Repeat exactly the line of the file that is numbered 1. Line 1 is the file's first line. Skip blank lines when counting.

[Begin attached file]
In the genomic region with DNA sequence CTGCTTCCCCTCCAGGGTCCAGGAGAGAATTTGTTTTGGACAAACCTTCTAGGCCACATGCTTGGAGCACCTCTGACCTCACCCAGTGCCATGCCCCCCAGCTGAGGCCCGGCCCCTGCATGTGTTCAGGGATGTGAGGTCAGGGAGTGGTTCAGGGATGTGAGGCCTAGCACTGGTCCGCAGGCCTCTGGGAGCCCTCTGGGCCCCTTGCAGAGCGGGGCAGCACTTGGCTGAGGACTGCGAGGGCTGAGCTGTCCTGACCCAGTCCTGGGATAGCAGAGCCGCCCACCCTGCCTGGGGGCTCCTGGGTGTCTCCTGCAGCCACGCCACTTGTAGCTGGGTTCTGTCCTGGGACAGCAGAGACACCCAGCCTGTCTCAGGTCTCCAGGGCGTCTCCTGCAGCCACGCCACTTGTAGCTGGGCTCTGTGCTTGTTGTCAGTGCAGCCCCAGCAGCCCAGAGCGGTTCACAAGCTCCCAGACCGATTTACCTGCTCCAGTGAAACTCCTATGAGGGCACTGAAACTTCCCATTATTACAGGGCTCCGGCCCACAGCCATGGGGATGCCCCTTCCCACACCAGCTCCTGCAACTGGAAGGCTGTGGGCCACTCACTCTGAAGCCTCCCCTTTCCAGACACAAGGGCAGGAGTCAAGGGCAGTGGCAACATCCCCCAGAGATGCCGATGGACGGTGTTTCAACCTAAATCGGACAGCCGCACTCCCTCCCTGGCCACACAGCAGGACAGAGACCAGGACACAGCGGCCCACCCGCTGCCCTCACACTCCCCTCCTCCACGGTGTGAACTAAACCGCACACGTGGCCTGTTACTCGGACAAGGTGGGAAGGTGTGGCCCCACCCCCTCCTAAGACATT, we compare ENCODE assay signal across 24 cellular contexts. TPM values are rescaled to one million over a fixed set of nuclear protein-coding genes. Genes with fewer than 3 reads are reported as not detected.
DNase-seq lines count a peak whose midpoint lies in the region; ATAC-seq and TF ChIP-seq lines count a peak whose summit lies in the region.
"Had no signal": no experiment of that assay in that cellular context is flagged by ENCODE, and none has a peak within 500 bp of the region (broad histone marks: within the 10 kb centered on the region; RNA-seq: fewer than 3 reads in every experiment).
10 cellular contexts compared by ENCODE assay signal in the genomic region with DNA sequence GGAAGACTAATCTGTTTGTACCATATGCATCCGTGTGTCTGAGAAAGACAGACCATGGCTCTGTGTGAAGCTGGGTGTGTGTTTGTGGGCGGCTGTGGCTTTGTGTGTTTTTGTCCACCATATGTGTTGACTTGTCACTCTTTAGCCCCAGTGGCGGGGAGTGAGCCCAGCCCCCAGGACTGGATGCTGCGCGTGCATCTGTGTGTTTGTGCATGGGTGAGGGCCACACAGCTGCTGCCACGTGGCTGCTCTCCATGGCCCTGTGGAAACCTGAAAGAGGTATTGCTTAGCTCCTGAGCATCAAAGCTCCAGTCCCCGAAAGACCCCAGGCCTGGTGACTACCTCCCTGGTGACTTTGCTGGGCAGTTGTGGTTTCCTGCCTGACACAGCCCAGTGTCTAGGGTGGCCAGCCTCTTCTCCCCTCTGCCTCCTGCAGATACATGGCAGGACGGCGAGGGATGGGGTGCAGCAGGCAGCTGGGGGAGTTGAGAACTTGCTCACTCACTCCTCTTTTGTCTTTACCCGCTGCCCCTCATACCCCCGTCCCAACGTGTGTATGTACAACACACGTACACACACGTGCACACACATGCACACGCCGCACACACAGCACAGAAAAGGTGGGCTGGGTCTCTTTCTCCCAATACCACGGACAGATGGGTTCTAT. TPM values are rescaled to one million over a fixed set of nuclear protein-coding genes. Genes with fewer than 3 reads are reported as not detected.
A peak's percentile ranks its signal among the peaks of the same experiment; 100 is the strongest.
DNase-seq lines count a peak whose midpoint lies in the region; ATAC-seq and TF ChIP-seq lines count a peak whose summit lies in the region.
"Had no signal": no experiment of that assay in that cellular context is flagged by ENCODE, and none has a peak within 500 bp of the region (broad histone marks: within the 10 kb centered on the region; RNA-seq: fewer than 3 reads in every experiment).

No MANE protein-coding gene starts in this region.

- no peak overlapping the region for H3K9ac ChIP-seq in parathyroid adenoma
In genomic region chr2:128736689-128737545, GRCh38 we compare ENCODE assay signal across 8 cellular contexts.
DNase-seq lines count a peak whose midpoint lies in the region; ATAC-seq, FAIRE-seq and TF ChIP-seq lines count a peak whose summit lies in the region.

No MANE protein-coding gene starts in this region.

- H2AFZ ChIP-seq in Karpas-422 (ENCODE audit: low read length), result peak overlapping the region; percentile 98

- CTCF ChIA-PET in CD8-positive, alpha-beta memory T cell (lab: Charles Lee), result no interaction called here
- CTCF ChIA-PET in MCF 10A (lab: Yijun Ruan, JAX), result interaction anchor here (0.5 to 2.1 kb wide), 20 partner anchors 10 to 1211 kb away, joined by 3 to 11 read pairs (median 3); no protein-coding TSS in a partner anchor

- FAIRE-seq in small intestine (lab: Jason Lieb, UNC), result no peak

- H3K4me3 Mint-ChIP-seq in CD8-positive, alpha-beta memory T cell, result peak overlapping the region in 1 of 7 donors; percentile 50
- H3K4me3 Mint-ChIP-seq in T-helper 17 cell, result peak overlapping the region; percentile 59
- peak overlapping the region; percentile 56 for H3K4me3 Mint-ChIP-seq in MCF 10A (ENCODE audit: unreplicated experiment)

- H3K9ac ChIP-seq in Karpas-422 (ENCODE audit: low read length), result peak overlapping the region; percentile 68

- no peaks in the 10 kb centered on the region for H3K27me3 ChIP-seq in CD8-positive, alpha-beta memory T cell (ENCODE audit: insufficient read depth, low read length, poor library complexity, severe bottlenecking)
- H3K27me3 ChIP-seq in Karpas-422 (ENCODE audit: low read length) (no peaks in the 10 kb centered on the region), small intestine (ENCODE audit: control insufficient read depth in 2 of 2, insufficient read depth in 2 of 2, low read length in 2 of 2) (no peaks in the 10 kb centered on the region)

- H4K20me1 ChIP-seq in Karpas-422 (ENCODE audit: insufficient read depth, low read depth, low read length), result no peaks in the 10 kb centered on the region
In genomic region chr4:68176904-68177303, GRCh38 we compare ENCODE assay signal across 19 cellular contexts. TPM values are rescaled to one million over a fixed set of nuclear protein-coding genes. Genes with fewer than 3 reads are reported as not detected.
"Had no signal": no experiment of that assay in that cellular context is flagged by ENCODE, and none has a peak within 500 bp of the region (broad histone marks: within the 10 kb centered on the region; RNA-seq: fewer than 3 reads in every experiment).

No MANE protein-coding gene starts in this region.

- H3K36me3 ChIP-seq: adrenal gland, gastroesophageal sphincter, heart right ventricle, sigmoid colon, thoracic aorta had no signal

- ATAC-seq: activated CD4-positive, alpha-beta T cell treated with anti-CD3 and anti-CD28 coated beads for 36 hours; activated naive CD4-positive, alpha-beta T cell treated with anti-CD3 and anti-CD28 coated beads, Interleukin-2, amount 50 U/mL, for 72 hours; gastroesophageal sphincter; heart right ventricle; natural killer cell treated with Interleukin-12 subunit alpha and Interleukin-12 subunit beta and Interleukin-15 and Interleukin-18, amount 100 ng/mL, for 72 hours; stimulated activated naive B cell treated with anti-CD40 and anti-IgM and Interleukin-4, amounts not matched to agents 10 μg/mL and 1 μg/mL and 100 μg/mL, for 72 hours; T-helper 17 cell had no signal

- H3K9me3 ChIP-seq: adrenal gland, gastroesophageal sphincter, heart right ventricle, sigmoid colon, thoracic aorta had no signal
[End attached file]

In the genomic region with DNA sequence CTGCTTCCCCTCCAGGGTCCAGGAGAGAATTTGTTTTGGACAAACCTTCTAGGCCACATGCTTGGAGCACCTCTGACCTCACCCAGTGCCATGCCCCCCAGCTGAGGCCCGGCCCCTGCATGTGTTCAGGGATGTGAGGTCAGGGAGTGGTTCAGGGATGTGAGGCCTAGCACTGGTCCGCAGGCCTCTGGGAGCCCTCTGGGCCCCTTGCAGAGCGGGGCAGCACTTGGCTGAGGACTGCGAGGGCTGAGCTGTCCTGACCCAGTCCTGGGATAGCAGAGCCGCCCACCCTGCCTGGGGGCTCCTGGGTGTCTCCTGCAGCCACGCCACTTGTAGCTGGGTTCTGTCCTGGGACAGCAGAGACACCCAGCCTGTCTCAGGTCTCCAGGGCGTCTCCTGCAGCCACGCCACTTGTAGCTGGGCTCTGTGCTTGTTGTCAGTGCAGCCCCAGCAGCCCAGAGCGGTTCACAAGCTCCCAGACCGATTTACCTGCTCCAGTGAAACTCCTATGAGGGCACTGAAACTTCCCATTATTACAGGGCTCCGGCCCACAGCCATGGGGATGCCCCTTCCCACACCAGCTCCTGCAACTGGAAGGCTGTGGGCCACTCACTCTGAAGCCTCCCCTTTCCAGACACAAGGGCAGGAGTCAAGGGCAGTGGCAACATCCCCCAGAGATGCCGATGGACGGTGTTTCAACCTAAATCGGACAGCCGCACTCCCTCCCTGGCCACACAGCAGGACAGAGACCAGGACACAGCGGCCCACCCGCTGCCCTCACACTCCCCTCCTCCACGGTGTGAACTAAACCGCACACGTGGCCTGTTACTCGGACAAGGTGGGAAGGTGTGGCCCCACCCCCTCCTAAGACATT, we compare ENCODE assay signal across 24 cellular contexts. TPM values are rescaled to one million over a fixed set of nuclear protein-coding genes. Genes with fewer than 3 reads are reported as not detected.